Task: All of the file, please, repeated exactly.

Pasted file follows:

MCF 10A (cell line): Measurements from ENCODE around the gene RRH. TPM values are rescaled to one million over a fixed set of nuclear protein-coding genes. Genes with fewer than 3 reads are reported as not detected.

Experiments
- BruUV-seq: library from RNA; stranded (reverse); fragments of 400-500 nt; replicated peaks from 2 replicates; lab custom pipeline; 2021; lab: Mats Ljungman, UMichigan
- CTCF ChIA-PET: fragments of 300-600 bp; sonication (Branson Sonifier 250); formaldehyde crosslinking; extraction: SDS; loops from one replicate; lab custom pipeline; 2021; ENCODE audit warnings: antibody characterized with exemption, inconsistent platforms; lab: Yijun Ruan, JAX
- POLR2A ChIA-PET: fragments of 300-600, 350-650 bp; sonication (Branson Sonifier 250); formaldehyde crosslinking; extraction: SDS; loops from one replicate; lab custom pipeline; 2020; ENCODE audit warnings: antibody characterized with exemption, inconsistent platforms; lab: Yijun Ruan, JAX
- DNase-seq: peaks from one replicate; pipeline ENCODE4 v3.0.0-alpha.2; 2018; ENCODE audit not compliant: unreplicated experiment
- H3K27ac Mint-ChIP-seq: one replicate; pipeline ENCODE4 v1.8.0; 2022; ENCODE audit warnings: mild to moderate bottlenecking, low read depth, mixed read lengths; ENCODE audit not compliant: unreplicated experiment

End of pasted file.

MCF 10A (cell line): Measurements from ENCODE around the gene RRH. TPM values are rescaled to one million over a fixed set of nuclear protein-coding genes. Genes with fewer than 3 reads are reported as not detected.

Experiments
- BruUV-seq: library from RNA; stranded (reverse); fragments of 400-500 nt; replicated peaks from 2 replicates; lab custom pipeline; 2021; lab: Mats Ljungman, UMichigan
- CTCF ChIA-PET: fragments of 300-600 bp; sonication (Branson Sonifier 250); formaldehyde crosslinking; extraction: SDS; loops from one replicate; lab custom pipeline; 2021; ENCODE audit warnings: antibody characterized with exemption, inconsistent platforms; lab: Yijun Ruan, JAX
- POLR2A ChIA-PET: fragments of 300-600, 350-650 bp; sonication (Branson Sonifier 250); formaldehyde crosslinking; extraction: SDS; loops from one replicate; lab custom pipeline; 2020; ENCODE audit warnings: antibody characterized with exemption, inconsistent platforms; lab: Yijun Ruan, JAX
- DNase-seq: peaks from one replicate; pipeline ENCODE4 v3.0.0-alpha.2; 2018; ENCODE audit not compliant: unreplicated experiment
- H3K27ac Mint-ChIP-seq: one replicate; pipeline ENCODE4 v1.8.0; 2022; ENCODE audit warnings: mild to moderate bottlenecking, low read depth, mixed read lengths; ENCODE audit not compliant: unreplicated experiment